Monday, 1 September 2014

Floating Electric Power Station

This is just one of a series of around fifty old newspaper articles that I have been reading. I have been researching from old newspapers and magazines the last 200 years or so of the inland waterways. With particular interest in the issues of the day that were effecting the canals. The most active periods for evaluation and change, has always been just prior, during and shortly after the two world wars. It should be remembered that between the wars the ownership of some of the canals changed hands as the railway companies bought up the waterways to get reduce competition. What is not clear is the effect this early form of asset stripping had on the viability of the inland waterways. Its good to take a look back at what people were saying and doing in the past. Most surprising of all are some of the problems that beset the canals back then - are still prevalent today. Reading old newspapers can throw up some rather interesting stories. Here is what we would call today a public interest story.

Caveat: Some of the articles are difficult to read and even using modern electronic  scanning and text conversion methods. The odd punctuation, word or character may have been transcribed in error. 
Petersburg Times
Friday 28 March 1919

A Floating Electric Power Station.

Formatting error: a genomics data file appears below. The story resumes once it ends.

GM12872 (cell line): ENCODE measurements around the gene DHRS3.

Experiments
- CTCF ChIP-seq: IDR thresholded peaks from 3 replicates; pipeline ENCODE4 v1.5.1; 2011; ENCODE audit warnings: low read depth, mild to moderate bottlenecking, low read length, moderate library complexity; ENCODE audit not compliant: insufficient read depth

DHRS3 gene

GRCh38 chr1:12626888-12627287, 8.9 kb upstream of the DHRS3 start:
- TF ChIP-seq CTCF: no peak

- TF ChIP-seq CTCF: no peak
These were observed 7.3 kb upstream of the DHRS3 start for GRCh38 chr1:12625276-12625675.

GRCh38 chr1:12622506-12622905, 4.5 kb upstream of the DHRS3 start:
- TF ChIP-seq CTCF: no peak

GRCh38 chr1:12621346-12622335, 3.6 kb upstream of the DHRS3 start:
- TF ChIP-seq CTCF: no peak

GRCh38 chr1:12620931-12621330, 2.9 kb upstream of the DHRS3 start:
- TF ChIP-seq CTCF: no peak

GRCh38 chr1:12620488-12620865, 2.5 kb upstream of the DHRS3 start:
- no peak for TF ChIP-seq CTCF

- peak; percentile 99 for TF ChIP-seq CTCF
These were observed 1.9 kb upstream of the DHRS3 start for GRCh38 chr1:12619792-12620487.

One of the many British "Freak" vessels produced during the war is the floating electric power station, officially known As CD258. Although it is formally a ship, it was under the control of the war office, not the Admiralty, having been secured for the service of the Directorate of Inland Waterways and Docks. Its function was to supply electric current, as and where required, for the miscellaneous operations of this Department in connection with docks, harbours and canals used for military transport. At a distance this vessel might pass for a gunboat without guns; technically it is described as a steel barge. A midships is a complete electric power station of 1000 Horse Power designed so that practically any type of electrical installation can be fed from its course. Two oil tanks, each with a capacity of 20 tons, and an electrically driven workshop with lathe, drilling machine, and other repair plant, complete the main part of equipment. While the "universal electric provider" is the direct out come of war conditions, similar equipments are likely to be very useful in the construction of sea and river works. They are also worth considering for the permanent supply of electricity to riverside towns where owing to the nature of the sub-soil and other local conditions an ordinary station would be difficult of erection on a site convenient for water and fuel supply. In remote parts of the world a floating oil-power electric station could probably be installed and run much more cheaply than a land station.

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